What is a Slug?
The slug is the unit of mass in the US common system of units, where the pound is the unit of force. The pound is therefore the unit of weight since weight is defined as the force of gravity on an object. While the pound force and pound weight are the widely used units for commerce in the United States, their use is strongly discouraged in scientific work. The standard units for most of scientific work are the SI units.
 A newton can be seen to be the force required to accelerate 1 kg of mass at 1 m/s^{2}. To accelerate a 1 kg mass at 9.8 m/s^{2} would require 9.8 newtons, so on Earth the weight of 1 kg is 9.8 newtons. Similarly, a pound can be seen to be the force required to accelerate 1 slug of mass at 1 ft/s^{2}. Since the acceleration of gravity in US common units is 32.2 ft/s^{2}, it follows that the weight of one slug is 32.2 pounds.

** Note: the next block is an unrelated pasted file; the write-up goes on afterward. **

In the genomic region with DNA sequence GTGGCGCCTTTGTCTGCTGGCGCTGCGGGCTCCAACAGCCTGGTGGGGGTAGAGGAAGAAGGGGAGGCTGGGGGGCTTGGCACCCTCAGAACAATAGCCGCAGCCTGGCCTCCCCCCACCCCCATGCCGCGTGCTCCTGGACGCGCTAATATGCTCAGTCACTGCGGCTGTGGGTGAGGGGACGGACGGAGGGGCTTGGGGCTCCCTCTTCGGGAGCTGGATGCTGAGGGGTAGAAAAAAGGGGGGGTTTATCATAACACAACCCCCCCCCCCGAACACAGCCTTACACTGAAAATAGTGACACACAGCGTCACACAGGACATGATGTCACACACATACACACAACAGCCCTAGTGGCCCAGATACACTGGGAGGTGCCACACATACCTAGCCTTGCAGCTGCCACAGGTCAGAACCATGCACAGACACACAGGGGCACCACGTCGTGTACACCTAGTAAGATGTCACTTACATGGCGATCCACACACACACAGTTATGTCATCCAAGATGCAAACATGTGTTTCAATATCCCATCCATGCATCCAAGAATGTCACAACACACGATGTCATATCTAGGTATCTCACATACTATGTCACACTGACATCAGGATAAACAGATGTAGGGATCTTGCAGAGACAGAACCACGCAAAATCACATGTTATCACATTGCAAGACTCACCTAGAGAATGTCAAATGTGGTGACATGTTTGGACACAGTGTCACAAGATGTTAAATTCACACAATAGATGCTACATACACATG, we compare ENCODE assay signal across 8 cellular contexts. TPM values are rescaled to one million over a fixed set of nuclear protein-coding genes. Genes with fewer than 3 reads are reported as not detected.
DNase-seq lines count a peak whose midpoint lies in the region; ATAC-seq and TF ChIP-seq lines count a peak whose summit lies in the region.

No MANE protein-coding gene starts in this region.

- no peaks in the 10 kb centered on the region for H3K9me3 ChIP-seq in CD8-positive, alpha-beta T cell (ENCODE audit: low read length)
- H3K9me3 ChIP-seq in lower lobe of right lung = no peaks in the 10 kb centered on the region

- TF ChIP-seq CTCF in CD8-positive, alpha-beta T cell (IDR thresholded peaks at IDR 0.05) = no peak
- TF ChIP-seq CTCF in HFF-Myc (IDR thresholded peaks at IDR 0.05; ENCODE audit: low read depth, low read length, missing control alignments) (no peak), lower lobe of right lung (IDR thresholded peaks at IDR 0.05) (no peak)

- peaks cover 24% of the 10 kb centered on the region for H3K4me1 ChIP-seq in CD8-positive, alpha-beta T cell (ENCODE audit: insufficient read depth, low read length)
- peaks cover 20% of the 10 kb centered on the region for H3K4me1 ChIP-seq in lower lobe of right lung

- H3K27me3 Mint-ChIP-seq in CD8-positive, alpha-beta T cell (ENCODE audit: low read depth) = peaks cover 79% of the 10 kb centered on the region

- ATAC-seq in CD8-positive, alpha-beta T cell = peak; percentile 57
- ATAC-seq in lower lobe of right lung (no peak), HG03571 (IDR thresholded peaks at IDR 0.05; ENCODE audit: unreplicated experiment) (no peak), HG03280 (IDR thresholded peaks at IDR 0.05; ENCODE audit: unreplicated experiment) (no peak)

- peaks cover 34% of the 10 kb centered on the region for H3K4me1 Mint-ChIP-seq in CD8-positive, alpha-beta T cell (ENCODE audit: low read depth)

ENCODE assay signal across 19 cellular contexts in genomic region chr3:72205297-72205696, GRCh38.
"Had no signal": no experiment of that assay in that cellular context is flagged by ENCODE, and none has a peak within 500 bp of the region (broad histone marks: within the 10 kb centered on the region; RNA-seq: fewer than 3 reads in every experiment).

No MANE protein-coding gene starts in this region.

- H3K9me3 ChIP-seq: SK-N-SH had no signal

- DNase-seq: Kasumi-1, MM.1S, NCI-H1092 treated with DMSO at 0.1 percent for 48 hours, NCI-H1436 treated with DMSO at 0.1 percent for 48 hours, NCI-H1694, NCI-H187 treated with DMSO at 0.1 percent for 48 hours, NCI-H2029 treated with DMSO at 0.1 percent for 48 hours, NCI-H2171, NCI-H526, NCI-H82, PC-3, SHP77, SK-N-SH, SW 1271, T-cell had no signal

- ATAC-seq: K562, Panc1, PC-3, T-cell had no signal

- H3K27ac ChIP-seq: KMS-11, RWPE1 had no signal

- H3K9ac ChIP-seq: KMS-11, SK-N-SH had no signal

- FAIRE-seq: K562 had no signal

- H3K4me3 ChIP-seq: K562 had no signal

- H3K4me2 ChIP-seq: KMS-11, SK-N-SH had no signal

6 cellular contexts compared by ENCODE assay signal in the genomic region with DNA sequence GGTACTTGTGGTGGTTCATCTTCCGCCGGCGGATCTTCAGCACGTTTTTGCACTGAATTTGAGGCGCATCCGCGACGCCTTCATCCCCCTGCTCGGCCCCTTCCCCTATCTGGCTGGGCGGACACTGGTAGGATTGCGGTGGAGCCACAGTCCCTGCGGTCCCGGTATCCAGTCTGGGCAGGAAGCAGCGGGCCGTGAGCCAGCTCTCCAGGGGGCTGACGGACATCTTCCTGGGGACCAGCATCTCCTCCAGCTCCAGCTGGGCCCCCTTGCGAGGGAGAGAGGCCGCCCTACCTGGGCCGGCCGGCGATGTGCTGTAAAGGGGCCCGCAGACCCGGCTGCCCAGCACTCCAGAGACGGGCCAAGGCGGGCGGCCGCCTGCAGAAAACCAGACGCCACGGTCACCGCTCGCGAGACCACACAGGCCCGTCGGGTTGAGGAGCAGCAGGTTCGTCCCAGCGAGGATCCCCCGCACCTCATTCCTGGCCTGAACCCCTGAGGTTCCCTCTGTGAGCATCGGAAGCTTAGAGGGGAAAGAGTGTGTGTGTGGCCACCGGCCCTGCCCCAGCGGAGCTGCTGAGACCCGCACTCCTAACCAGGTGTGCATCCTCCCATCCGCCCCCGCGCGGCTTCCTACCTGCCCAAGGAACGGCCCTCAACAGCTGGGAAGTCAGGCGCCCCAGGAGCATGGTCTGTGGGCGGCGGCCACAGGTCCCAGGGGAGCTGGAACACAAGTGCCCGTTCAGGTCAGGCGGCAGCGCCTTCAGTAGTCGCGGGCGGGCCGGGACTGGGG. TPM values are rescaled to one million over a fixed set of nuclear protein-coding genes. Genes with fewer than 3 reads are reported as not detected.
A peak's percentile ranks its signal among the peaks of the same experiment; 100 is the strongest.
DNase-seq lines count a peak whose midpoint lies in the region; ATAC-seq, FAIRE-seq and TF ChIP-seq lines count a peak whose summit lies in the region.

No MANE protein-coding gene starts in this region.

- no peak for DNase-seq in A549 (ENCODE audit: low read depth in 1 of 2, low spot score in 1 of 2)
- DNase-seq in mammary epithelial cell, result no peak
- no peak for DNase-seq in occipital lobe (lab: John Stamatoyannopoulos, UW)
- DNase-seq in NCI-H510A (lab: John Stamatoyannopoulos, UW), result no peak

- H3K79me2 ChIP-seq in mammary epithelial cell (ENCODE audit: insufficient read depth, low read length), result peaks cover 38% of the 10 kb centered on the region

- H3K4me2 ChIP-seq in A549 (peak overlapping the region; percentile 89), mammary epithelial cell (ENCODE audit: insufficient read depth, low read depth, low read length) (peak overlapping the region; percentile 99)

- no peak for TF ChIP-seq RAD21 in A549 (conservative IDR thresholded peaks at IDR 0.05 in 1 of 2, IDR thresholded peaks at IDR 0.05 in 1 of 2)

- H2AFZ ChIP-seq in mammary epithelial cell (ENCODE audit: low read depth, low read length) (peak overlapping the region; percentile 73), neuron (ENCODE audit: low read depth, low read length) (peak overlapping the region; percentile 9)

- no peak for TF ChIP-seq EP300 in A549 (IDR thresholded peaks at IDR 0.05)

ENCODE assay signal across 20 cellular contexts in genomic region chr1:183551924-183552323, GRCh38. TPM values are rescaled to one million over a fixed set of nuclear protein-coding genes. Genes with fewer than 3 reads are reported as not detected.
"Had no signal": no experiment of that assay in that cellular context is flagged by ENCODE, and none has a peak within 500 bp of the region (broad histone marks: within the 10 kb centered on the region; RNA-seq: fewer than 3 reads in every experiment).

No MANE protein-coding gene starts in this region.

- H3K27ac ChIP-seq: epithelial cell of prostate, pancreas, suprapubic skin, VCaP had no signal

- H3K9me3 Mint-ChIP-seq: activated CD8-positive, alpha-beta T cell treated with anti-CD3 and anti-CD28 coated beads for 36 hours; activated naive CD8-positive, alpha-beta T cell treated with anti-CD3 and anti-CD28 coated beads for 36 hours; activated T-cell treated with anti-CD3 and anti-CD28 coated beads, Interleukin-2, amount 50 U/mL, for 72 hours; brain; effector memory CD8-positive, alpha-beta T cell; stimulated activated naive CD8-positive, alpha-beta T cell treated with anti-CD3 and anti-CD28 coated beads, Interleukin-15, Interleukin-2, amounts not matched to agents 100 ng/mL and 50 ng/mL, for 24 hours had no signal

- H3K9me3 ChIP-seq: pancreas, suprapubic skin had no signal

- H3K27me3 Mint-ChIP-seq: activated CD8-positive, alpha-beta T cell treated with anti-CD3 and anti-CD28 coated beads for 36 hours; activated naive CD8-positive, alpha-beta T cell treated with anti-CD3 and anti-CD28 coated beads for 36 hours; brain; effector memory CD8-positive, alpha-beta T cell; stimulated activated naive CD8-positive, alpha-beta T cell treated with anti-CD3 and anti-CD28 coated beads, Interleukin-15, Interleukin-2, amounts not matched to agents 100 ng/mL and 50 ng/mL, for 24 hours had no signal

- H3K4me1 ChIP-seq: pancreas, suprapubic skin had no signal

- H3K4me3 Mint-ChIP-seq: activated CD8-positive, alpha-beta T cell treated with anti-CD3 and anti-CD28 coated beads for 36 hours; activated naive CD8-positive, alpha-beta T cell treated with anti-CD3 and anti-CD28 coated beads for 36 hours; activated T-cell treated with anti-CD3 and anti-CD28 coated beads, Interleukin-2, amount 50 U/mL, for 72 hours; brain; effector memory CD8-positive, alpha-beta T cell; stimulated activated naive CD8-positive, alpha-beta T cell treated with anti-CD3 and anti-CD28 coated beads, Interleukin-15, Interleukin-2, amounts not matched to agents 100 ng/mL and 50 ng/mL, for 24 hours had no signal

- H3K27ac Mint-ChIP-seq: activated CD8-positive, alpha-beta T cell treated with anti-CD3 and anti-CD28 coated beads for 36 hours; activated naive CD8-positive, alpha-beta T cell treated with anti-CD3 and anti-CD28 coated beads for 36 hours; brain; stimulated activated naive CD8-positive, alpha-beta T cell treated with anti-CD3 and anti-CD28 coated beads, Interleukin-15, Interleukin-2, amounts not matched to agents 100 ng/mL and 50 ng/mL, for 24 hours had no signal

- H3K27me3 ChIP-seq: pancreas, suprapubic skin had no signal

The comparison of the slug and the pound makes it clear why the size of the pound is more practical for commerce. But at the precision obtainable in current scientific work, it is undesirable to have the weight of an object as a standard because the value of g does change measurably at different points on the Earth. It is much better to have a standard in terms of mass. The standard kilogram is the mass reference for scientific work.  
These demonstration objects were photographed in Zig Peacock's excellent demonstration laboratory at the University of Utah in Salt Lake City.

Index
Newton's 2nd Law Concepts